>Out of touch

>Diana Kingsbury, my co-advisor, and I were talking last night about our weekends before our weekly meeting.

“I feel so out of touch now. I’m back in the stone age!” she said very impatiently. “I don’t know how I’m going to survive!”

You see, Diana had an unfortunate experience with her cell phone and some dampness. Her cell phone didn’t make it.

This conversation got me thinking more about this wave of technology and how much our daily lives are wrapped around it. When I was in 9th grade I had a pager and that was considered VERY risky (and a bit trendy). Now, cell phone providers are targeting kids of all ages using the array of family plans to sweeten the deal.

And actually, to tell you the truth, they are doing one heck of a good job in advertising to this young generations.

For example, we’ve all seen the T-Mobile commercial with the parents engaged in a conversation on awarding their kids with more minutes based on their behavior – with a clever shot in to the driveway showing these same adorable youngsters fighting while washing the car and the father saying something clever about also taking away minutes too.

This ad will hit home for the parents and the children looking for yet another reason to ask their parents for a cell phone.

I can just picture it…

Father: “You don’t need a cell phone.”
Daughter: “Yes I do! Pleaaaase?”
Father: “No. Why do you think you need a cell phone? You are ten years old!”
Daughter: “Because! Everyone else has one! I promise I’ll be good!”
Father: “How can you promise that?”
Daughter: “If I’m not good then you can take my minutes away and I won’t be able to use my phone but just to call you and Mom!”

And just like that, T-Mobile sells another family plan to this family. Why? The son has a point, everyone else DOES have one. Plus, it is good to have on you for emergencies and it is an excellent way to keep track of your kids.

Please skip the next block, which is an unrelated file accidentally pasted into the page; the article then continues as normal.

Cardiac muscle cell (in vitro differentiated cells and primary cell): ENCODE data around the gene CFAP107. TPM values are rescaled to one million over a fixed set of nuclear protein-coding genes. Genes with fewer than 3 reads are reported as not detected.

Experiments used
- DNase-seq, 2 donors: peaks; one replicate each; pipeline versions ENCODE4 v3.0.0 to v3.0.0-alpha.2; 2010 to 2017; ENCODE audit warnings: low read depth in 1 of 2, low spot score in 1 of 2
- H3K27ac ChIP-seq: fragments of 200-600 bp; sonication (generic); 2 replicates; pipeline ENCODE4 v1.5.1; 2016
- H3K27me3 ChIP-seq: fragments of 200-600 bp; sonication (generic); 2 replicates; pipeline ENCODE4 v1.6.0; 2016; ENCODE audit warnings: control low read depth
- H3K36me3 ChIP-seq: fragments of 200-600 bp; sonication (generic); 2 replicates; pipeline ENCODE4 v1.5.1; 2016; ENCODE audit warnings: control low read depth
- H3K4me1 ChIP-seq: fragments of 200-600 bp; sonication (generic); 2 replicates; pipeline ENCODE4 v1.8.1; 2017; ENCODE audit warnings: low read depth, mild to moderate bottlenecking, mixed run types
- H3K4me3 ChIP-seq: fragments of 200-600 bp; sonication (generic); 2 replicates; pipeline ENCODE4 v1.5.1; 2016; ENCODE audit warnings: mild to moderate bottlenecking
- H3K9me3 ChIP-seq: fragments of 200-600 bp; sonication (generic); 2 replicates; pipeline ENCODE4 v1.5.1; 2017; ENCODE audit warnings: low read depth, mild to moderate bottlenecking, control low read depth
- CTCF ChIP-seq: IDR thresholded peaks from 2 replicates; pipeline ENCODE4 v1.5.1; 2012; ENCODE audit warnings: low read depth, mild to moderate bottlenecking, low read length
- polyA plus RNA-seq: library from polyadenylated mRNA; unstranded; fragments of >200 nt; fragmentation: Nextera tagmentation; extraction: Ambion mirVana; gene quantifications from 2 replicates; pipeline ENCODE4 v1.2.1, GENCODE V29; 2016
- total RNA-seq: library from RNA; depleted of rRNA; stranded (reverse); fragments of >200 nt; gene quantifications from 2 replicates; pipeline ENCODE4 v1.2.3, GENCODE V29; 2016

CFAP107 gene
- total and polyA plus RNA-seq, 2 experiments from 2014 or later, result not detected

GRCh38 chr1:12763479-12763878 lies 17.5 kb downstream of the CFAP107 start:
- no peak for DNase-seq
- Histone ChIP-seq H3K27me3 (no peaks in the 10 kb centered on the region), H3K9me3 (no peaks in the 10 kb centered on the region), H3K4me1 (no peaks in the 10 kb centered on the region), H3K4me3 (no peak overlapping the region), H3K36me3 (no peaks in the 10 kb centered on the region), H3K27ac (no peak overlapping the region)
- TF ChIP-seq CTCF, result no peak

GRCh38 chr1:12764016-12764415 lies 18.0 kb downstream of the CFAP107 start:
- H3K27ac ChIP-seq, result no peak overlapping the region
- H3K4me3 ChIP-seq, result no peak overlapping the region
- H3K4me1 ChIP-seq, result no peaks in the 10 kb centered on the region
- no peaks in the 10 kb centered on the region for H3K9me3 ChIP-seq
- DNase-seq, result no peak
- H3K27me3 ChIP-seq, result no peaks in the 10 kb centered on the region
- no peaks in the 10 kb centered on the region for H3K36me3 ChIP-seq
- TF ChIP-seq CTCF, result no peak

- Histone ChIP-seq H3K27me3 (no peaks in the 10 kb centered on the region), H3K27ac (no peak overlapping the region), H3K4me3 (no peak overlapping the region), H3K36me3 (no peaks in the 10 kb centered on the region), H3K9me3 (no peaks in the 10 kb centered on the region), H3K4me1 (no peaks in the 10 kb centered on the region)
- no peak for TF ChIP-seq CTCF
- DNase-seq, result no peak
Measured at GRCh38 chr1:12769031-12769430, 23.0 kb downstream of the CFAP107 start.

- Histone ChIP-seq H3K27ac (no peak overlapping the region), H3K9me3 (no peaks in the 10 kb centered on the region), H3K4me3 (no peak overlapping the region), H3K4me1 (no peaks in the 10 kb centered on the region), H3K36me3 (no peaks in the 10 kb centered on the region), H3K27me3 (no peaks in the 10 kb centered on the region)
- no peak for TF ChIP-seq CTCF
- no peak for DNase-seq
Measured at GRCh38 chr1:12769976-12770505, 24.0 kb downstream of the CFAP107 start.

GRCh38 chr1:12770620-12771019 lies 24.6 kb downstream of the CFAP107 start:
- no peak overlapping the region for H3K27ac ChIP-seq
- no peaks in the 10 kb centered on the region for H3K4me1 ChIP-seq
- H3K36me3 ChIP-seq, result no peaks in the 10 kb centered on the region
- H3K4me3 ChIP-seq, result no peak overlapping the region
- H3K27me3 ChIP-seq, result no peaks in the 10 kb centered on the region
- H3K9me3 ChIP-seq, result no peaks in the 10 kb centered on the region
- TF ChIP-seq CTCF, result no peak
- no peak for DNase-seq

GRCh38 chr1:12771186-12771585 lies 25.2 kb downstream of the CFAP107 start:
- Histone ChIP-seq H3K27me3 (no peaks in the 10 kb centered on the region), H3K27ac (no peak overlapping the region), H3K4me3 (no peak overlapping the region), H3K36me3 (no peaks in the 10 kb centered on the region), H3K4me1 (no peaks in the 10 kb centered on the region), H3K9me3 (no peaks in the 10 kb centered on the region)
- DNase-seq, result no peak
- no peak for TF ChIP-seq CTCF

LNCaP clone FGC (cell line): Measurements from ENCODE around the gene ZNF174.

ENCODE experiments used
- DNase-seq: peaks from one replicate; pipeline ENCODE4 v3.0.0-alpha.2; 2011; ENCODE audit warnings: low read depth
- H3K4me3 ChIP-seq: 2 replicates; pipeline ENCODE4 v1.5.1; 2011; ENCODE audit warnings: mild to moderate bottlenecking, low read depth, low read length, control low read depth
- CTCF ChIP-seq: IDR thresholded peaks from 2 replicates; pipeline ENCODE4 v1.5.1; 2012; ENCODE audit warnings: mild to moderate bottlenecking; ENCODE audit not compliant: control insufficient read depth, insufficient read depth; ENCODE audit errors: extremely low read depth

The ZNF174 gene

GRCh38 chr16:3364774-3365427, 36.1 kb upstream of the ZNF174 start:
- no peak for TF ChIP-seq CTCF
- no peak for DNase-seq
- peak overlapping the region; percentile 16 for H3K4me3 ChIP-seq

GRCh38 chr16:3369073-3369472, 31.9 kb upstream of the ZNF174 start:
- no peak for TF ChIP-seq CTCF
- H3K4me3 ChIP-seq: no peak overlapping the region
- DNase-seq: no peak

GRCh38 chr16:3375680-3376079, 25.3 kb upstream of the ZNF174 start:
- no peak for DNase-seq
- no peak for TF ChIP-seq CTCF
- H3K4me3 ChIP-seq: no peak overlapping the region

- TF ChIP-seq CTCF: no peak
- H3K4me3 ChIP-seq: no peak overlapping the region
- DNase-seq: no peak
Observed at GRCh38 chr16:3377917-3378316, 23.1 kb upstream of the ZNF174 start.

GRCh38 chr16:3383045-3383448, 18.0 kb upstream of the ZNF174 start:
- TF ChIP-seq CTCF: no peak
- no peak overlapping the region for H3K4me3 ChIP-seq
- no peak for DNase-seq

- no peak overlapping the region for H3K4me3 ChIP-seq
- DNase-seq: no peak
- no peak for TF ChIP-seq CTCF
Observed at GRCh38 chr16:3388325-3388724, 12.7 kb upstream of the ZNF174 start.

>Word of the Day

Word of the Day: Integrated Marketing Communication (IMC)

Definition of IMC: A combination of appropriate marketing communication disciplines, media and vehicles in a marketing campaign designed to achieve a set of objectives.

>Now that’s a shame

>PlayStation Portable (PSP) made its debut in the United States in March of 2005. Afterwards, like any smart company, Sony decided to beef up the advertising and chose to include larger than life PSP units mounted on billboards.

Very neat. Oh, but wait… what is that error message in the lower right corner?

That can’t be good! Sadly, it was too late to fix this problem and PSP billboards all over the world crashed.

How could this have been prevented? Well, I have never claimed to be a technowiz, but certainly I am no stranger in the field. But, this is a matter of simple testing. It was a great idea, one that is very unique and very appealing to the eye… that is, when it is actually functioning up to its capabilities.

What can we learn from this failed (and very expensive) advertising lesson?

When marketing something (or yourself), make it appealing – but also ensure you are in it for the long-haul. Nothing is more frustrating than learning too late about a problem that could have been solved before launch – imagine how Sony felt!

Also, make sure you are emphasizing your capabilities and strengths. People will see you for your abilities and respect that you have challenged yourself in your weaknesses before launch. That’s a lesson we can all learn from.


>Word of the Day

Today’s word of the day: Free-standing insert (FSI)

Definition of FSI: an individual or group of advertisements inserted without bound in a print publication. It is only located on pages that contain the ads and are unique to any other editorial or entertainment matter.

>Humanize Your Brand – Chico’s Found a Match